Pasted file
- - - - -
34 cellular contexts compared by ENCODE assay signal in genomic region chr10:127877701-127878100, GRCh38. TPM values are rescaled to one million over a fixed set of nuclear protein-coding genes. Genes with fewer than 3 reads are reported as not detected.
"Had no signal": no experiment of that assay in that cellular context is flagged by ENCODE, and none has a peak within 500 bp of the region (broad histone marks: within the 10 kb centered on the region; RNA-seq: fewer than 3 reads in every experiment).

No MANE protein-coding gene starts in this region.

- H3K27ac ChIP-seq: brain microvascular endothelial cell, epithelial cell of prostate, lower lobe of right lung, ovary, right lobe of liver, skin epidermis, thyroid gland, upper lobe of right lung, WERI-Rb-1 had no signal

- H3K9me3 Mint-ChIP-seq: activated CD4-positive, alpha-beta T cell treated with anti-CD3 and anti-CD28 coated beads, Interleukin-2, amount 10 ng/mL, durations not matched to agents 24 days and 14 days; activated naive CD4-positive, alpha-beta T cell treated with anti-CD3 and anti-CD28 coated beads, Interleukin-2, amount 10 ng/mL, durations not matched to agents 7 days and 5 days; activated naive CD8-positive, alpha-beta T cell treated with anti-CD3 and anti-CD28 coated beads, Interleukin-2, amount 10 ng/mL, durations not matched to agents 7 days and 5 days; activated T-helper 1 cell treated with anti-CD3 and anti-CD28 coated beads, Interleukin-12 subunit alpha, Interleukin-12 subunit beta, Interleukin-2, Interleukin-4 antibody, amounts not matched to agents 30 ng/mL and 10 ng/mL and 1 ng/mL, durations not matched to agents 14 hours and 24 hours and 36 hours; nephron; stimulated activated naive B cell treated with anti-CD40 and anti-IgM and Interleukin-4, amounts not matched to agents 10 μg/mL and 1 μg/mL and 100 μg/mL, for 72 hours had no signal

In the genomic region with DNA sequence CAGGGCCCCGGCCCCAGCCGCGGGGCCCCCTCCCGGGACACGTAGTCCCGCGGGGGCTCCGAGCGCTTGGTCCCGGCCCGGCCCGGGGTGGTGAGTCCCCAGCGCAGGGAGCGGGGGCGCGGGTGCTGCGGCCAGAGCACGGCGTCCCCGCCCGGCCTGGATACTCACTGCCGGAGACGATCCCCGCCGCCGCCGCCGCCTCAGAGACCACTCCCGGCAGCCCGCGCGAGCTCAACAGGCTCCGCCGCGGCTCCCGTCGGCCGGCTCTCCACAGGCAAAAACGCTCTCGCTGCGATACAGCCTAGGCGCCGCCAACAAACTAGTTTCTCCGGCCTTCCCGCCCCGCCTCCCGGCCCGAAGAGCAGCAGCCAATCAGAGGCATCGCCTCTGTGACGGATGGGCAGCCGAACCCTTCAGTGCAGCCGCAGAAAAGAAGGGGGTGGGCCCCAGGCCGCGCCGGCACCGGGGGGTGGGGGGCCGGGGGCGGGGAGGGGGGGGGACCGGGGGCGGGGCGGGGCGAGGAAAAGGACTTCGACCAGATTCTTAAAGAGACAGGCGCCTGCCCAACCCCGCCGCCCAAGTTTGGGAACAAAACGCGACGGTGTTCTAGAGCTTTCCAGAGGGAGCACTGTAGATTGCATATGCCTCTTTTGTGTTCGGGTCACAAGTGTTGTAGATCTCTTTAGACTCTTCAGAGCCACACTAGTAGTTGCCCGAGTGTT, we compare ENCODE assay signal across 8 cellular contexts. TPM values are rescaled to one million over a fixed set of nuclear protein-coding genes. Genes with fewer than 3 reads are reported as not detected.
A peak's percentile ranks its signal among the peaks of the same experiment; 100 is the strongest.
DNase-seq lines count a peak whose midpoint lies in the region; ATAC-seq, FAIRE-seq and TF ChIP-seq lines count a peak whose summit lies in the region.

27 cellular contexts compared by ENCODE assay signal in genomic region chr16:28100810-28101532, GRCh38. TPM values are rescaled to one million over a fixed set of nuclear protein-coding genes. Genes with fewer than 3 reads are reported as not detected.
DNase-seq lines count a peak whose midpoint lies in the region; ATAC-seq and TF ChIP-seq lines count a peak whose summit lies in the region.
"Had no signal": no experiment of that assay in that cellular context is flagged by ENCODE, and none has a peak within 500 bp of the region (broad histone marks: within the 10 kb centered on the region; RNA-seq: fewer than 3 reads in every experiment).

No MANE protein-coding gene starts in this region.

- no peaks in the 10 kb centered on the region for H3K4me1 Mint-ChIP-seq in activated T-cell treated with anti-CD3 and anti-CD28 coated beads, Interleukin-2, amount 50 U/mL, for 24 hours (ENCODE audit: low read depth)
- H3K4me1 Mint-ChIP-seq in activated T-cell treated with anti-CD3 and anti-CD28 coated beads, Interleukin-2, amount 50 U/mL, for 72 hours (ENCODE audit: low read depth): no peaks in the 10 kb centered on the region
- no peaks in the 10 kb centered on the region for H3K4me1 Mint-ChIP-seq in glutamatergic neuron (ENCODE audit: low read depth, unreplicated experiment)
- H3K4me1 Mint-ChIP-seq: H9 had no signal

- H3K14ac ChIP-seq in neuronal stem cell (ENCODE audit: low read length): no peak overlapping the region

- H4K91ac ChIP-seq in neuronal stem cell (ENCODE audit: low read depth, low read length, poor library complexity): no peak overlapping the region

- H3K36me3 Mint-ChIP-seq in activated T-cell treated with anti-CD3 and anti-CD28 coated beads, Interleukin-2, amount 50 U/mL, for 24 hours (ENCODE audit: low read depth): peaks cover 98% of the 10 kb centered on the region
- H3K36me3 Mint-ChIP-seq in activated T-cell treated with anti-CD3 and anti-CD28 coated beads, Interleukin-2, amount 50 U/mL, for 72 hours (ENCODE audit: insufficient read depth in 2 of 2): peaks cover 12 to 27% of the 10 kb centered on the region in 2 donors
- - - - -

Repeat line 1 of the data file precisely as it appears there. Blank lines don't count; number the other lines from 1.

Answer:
34 cellular contexts compared by ENCODE assay signal in genomic region chr10:127877701-127878100, GRCh38. TPM values are rescaled to one million over a fixed set of nuclear protein-coding genes. Genes with fewer than 3 reads are reported as not detected.